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Gasparik v. Stony Brook University

July 2, 2007


The opinion of the court was delivered by: Lindsay, Magistrate Judge


Before the court, on referral from District Judge Sandra J. Feuerstein, is the defendant's motion for summary judgment pursuant to Federal Rules of Civil Procedure 56. For the reasons set forth herein, the undersigned recommends that the motion be granted.


Pro se plaintiff Tibor Gasparik ("Gasparik"), a self-described registered Republican with conservative views, filed the complaint in this action against the defendant, Stony Brook University ("SUNY"), alleging pursuant to 42 U.S.C. §§ 1983, 1985 and 1986 that it violated his federal constitutional rights to free speech and to free association. Compl. at ¶¶ 1, 27-28. The undisputed facts are set forth below in the light most favorable to the nonmoving party. Blackman v. New York City Transit Authority, No. CV 06-4714, 2007 WL 1774638, at * 3 (2d Cir. June 21, 2007).


Gasparik began his employment with SUNY in April 1985. Compl. at ¶ 6, Def.'s 56.1 Statement at ¶ 1. Plaintiff was employed by SUNY as a Research Assistant Professor in the Department of Earth and Space Sciences under a series of temporary grants received by SUNY from the National Science Foundation. (See letters regarding the plaintiff's temporary employment with SUNY annexed as Ex. C. to the Pack Declaration). Upon expiration of the last grant, the research project on which the plaintiff had been working was terminated and his employment with SUNY ended. Toward the end of his employment, Gasparik chose not to apply for positions which might have allowed him to continue his employment as a professor with SUNY because he "wasn't personally encouraged to apply." (Gasparik Dep. at 74). According to the plaintiff, while he was employed at SUNY, he was subjected to a series of hostile actions because of his political affiliation and ideology and was forced to look elsewhere for employment. Compl. at ¶ 8.

Following the termination of his employment, the plaintiff took steps to establish a career in secondary school education and to this end undertook a course of study at SUNY. Id. at ¶ 13. According to the plaintiff, he was promised a position at Ralph G. Reed Middle School in Central Islip following completion of all requirements and satisfactory performance as a student teacher between March and May 2005. Id. at ¶ 14. Plaintiff alleges that despite SUNY's promise to expedite the certification process following his completion of all requirements, SUNY instead purposefully delayed the process resulting in the loss of this employment opportunity. Id. at ¶¶ 14-15. Plaintiff further alleges that in June 2005 he posted a website that summarized his dealings and alleged persecution by SUNY. In response, SUNY removed plaintiff's name from the list of faculty members posted on the departmental website and ordered that he vacate his office in the Department. Id. at ¶ 17.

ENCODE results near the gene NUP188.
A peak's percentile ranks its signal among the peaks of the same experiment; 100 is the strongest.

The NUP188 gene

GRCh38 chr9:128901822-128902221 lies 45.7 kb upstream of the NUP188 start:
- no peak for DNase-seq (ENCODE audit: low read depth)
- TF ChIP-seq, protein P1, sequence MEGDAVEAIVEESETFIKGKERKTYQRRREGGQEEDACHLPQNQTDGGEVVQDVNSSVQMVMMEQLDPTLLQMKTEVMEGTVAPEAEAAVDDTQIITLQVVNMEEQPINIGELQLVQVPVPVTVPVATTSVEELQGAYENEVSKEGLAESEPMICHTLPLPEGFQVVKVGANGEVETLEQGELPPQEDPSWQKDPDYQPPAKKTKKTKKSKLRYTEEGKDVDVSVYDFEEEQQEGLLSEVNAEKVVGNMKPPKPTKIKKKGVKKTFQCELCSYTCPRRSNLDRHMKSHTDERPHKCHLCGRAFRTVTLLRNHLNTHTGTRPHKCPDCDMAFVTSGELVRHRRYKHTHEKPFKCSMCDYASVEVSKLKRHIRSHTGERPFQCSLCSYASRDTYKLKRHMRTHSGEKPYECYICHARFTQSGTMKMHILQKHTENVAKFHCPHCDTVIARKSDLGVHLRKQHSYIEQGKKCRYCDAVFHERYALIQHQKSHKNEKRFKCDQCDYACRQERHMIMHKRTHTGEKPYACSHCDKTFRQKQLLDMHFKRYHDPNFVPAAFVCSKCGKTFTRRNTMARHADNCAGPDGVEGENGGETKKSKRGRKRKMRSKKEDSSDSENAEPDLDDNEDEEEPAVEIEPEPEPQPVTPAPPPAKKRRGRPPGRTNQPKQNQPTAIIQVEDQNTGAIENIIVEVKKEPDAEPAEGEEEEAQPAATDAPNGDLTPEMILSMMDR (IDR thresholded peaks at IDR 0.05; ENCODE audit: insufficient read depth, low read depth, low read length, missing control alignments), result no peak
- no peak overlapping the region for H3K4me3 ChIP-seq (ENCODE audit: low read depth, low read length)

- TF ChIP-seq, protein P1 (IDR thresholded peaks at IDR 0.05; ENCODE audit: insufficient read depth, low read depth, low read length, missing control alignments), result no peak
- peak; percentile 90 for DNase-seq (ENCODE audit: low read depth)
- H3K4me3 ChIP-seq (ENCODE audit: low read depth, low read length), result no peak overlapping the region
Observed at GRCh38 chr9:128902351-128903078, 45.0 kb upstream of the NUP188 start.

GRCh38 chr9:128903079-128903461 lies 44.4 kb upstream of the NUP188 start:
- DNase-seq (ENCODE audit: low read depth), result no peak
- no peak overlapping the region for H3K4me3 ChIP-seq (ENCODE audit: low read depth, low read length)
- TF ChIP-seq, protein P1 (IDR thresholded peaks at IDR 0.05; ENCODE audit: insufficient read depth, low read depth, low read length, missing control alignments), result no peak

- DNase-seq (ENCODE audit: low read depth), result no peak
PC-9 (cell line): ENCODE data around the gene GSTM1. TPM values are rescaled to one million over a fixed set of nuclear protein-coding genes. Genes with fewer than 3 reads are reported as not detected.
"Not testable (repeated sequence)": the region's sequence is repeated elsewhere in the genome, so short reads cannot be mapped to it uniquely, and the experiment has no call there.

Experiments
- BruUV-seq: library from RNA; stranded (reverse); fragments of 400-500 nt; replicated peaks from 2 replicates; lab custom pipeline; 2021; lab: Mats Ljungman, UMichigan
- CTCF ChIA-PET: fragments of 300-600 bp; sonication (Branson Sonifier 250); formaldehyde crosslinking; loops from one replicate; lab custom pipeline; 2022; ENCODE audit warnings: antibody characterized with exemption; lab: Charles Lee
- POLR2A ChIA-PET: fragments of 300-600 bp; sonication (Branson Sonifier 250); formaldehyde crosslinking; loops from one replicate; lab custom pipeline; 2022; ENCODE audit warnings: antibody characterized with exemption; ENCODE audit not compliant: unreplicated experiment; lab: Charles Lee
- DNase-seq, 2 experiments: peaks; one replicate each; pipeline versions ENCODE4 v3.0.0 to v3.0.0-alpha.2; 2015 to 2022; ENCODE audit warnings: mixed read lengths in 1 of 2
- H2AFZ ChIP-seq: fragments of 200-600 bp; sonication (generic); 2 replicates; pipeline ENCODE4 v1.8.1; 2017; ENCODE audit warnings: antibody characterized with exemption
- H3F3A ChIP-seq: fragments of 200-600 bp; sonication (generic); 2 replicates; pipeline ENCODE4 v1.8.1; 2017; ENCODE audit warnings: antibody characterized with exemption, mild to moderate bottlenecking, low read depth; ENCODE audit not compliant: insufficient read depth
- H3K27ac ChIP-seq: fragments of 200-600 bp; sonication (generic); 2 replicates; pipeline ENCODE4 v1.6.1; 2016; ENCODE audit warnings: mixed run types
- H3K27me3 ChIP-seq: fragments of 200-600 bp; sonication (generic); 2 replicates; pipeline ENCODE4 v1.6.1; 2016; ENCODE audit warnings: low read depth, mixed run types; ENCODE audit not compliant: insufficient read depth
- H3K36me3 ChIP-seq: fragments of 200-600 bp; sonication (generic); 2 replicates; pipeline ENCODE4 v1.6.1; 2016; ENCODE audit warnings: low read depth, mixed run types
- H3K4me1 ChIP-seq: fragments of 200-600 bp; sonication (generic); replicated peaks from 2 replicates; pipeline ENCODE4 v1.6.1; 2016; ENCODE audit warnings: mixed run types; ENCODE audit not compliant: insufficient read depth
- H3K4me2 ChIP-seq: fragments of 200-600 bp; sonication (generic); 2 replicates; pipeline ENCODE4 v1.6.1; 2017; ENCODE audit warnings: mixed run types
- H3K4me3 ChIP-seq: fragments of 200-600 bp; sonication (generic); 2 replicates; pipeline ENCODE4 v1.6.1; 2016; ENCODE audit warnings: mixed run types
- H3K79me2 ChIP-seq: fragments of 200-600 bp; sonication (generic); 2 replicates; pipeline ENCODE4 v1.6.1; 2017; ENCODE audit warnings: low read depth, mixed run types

Based on these factual allegations, the plaintiff claims that SUNY has discriminated against him in hiring, retention and promotion, and subjected him to a hostile work environment based on his political affiliation and ideology. Id. at ¶¶ 29, 31-32. Plaintiff further alleges that SUNY violated his right to free speech by removing his name from the list of faculty members and ordering him to vacate his office.

I. Legal Standards


The court must liberally interpret the complaint of a pro se plaintiff. Haines v. Kerner, 404 U.S. 519, 520-21, 92 S.Ct. 594, 595 (1972); Williams v. Smith, 781 F.2d 319, 322 (2d Cir. 1986). Taking into consideration the plaintiff's lack of legal training, the court "holds the complaint to 'less stringent standards than formal pleadings drafted by lawyers.'" Roberts v. Internal Revenue Service, No. 06 Civ. 1518 (VM), 2006 WL 3873161, at *3 (S.D.N.Y. Dec. 28, 2006), quoting Boddie v. Schnieder, 105 F.3d 857, 860 (2d Cir. 1997). Nevertheless, pro se status "does not exempt a party from compliance with relevant rules of procedural and substantive law." Traguth v. Zuck, 710 F.2d 90, 95 (2d Cir. 1983) (citations omitted).

A. Subject Matter Jurisdiction

To begin with, the court addresses the defendant's challenge to this court's subject matter jurisdiction. SUNY's threshold contention is that the court lacks subject matter jurisdiction under the doctrine of Eleventh Amendment immunity. The Eleventh Amendment to the Constitution provides:

The Judicial power of the United States shall not be construed to extend to any suit in law or equity, commenced or prosecuted against one of the United States by Citizens of another State, ...

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